Products

SoundCite

SoundCite makes inline audio easy and seamless

Northwestern University Knight Lab's new audio publishing tool makes inline, in-context, audio play easy and seamless. Audio is powerful device that can add emotion or context to a story. Unfortunately audio clips force uncomfortable choices: either read or listen, but not both. Until now.
What it does

Audio is a powerful device that can add emotion or context to a story. Unfortunately audio clips force uncomfortable choices: read or listen, but not both. Until now. SoundCite is a simple-to-use tool that lets you add inline audio to your story.

In a nutshell, SoundCite makes it incredibly easy for web publishers and writers to include in-line audio in their stories.

We released an alpha version in Spring 2013 and WBEZ’s Jim DeRogatis used it to give a profile of Chance the Rapper more depth by allowing readers to hear the lyrics DeRogatis cited in his piece.

Indeed, music reviews were the original inspiration for SoundCite, but we can imagine it as an effective way to  give readers quick access to clips of 911 calls, speeches, or even ambient sound. The only requirement is that the audio be hosted on SoundCloud. Unfortunately, because of SoundCloud’s embed technology, it doesn’t yet work on iPhones and other iOS-enabled devices. But don’t fret! Your text will still appear and the reader will not even be aware of the missing clip.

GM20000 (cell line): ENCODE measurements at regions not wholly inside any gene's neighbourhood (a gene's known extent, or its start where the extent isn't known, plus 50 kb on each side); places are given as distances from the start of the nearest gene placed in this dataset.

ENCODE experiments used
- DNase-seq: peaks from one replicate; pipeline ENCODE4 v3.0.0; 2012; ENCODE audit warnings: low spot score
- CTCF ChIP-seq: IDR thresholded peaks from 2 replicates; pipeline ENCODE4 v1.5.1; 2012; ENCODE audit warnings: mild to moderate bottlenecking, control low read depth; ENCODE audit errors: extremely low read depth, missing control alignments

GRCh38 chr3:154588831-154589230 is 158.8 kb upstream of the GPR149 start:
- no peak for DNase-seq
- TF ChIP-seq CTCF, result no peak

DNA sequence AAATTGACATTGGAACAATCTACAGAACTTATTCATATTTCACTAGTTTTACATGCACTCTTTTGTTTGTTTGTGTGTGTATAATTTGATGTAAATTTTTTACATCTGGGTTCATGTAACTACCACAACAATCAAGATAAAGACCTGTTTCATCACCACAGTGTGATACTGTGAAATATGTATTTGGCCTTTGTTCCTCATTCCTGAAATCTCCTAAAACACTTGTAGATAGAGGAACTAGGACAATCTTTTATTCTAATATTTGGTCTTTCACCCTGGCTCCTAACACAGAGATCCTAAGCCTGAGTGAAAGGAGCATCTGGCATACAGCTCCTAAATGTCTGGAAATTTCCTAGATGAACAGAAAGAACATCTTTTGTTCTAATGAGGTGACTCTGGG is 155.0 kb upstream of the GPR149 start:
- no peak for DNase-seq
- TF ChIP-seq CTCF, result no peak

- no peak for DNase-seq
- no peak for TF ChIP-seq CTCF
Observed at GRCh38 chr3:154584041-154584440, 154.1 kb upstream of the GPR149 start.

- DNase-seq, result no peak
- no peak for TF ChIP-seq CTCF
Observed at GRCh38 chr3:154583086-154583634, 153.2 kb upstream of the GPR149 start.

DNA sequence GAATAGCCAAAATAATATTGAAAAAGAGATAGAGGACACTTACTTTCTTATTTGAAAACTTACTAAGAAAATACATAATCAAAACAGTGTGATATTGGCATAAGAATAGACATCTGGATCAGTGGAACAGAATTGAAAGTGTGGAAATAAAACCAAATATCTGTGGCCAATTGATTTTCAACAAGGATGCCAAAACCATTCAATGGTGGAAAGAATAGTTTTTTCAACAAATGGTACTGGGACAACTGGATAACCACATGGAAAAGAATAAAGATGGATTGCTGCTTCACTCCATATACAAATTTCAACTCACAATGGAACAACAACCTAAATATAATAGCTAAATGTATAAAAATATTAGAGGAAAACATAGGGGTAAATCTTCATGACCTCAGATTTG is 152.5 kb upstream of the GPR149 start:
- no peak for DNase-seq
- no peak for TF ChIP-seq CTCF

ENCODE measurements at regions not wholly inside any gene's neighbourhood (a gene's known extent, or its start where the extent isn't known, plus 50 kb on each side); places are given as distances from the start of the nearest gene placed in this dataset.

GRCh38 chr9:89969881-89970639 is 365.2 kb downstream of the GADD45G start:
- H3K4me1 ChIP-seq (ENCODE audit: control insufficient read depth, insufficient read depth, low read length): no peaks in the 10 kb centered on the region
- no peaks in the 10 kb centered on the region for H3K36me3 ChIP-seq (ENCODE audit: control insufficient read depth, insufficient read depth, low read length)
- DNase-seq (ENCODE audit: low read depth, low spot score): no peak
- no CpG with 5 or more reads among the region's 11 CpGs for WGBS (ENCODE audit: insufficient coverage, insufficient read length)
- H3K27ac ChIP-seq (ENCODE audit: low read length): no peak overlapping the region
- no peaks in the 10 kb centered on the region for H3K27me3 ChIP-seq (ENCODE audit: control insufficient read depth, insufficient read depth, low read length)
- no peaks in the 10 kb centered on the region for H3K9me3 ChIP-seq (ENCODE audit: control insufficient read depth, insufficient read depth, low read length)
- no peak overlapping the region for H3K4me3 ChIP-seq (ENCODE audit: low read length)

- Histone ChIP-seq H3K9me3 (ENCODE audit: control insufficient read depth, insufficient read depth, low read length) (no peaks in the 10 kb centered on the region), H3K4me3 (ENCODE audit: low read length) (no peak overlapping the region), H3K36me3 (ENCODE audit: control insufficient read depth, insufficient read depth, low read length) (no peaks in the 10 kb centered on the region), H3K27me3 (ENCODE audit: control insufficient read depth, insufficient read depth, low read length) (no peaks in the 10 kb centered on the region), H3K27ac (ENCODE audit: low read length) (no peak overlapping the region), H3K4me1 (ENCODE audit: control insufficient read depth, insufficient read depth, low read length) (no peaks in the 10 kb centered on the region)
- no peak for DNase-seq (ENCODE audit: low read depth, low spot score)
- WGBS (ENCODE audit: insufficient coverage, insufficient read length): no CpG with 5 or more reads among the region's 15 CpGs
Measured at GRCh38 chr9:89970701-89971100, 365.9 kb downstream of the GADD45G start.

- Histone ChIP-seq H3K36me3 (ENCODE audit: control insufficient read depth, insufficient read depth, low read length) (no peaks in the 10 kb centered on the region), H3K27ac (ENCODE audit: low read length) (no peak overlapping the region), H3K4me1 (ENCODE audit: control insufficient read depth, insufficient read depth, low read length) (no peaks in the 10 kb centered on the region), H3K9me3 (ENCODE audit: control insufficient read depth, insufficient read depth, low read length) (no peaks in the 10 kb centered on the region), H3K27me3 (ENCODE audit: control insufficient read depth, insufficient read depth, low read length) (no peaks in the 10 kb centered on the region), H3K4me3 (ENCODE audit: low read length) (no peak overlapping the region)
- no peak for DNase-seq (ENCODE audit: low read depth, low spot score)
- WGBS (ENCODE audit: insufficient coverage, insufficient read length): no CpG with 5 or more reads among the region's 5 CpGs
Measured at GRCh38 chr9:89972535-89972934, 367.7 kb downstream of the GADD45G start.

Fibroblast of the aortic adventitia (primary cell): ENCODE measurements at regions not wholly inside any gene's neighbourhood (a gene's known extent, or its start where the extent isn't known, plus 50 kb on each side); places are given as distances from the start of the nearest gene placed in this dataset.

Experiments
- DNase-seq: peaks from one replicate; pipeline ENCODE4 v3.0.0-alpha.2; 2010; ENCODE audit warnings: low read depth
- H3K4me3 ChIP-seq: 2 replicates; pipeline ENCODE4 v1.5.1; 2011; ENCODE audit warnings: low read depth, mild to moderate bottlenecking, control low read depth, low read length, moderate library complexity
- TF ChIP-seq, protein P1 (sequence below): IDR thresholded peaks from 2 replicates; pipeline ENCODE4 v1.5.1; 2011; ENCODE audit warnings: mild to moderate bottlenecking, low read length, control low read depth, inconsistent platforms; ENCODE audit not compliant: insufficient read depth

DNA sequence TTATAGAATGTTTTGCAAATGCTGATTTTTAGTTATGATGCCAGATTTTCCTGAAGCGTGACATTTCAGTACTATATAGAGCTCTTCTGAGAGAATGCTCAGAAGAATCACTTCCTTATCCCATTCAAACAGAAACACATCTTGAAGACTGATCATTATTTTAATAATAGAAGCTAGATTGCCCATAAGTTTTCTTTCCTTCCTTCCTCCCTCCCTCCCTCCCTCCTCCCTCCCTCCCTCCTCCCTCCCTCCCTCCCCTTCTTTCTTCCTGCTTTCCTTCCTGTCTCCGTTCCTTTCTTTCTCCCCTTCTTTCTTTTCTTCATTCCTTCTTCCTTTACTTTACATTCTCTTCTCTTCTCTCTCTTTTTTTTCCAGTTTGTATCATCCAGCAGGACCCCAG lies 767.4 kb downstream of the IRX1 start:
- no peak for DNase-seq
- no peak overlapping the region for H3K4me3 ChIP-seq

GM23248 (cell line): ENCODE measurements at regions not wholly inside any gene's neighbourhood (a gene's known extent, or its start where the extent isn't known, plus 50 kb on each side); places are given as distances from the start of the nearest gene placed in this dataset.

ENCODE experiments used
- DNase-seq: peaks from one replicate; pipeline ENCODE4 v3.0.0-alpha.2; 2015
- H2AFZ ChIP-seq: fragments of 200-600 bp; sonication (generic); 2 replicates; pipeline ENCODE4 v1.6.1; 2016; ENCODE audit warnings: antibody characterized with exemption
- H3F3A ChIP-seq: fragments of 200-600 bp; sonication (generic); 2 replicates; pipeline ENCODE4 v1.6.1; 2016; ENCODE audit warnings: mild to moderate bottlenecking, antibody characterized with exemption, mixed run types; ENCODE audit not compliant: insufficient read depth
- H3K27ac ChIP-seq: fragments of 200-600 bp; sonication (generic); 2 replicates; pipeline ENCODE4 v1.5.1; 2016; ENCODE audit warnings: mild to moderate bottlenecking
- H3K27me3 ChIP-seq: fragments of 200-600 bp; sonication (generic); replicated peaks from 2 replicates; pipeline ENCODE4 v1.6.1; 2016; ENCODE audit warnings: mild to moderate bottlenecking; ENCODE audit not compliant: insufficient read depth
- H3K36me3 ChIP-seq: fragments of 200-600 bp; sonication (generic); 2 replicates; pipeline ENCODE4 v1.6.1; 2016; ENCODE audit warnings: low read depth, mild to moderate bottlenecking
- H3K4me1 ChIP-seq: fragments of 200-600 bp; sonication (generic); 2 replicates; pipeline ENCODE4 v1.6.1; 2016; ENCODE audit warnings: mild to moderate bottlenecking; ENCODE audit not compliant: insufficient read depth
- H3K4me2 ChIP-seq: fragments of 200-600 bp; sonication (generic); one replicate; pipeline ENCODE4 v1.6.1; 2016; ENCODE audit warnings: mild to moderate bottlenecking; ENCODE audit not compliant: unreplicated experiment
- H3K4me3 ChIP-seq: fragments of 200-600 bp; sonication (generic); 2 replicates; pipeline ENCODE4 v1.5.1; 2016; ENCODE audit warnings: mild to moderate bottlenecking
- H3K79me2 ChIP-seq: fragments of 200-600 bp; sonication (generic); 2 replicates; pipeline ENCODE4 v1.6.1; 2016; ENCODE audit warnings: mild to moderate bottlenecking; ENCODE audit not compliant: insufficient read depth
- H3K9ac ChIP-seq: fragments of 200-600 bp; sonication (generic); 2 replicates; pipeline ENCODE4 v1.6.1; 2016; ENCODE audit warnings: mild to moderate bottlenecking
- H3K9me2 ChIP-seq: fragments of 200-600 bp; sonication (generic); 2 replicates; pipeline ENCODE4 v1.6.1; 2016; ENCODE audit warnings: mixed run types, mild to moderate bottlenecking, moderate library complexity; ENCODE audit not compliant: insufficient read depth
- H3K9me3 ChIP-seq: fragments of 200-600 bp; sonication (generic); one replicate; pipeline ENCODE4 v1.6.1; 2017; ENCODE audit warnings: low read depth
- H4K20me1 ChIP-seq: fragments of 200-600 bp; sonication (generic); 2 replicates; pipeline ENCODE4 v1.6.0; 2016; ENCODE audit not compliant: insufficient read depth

SoundCite is open-source and available on GitHub. We encourage you to contribute in any way you wish — fork it, send us pull requests or just let us know what you think. Of course, there’s nothing wrong with just using the tool, either.

And if you find it useful, send a thank-you to SoundCite’s creators: Knight Lab student fellow and Medill student Tyler Fisher and Medill assistant professor Jeremy Gilbert.

Check out the video above for a quick tutorial on how SoundCite works and be sure to send us any feedback: knightlab@northwestern.edu.



Connect
SoundCite

GitHub


Tyler Fisher, Knight Lab student fellow

Jeremy Gilbert, Medill assistant professor